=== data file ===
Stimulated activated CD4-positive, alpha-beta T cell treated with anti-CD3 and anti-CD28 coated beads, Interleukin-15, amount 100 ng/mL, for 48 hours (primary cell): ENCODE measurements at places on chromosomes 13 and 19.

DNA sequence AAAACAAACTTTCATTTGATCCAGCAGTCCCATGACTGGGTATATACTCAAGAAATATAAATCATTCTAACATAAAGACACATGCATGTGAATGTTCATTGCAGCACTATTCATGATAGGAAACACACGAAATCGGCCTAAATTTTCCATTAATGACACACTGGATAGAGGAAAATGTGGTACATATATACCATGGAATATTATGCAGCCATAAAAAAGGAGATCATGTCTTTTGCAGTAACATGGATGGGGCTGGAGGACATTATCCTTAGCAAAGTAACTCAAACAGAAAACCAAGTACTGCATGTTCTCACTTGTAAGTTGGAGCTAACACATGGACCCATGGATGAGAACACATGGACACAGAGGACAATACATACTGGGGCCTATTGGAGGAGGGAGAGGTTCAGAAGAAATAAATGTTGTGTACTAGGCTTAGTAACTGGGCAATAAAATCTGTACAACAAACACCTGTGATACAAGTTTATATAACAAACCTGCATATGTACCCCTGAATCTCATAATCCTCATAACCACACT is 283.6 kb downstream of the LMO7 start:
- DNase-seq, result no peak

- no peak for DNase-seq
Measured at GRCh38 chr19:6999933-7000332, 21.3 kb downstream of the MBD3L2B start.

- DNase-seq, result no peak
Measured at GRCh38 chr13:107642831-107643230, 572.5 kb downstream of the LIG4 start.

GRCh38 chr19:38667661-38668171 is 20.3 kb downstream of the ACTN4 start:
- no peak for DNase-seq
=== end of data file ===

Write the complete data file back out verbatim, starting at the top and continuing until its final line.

Stimulated activated CD4-positive, alpha-beta T cell treated with anti-CD3 and anti-CD28 coated beads, Interleukin-15, amount 100 ng/mL, for 48 hours (primary cell): ENCODE measurements at places on chromosomes 13 and 19.

DNA sequence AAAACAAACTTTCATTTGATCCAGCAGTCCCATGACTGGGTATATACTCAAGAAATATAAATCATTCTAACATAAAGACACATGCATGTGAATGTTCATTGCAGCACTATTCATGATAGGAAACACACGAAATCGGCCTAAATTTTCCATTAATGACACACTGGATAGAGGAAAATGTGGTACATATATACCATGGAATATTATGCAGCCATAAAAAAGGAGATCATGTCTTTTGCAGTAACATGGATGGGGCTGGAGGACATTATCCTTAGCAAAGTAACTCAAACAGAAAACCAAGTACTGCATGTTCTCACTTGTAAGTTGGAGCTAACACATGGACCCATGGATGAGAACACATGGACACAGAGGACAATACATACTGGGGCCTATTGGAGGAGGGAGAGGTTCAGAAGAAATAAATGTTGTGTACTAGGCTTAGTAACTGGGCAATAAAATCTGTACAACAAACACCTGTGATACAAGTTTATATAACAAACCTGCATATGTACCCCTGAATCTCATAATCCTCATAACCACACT is 283.6 kb downstream of the LMO7 start:
- DNase-seq, result no peak

- no peak for DNase-seq
Measured at GRCh38 chr19:6999933-7000332, 21.3 kb downstream of the MBD3L2B start.

- DNase-seq, result no peak
Measured at GRCh38 chr13:107642831-107643230, 572.5 kb downstream of the LIG4 start.

GRCh38 chr19:38667661-38668171 is 20.3 kb downstream of the ACTN4 start:
- no peak for DNase-seq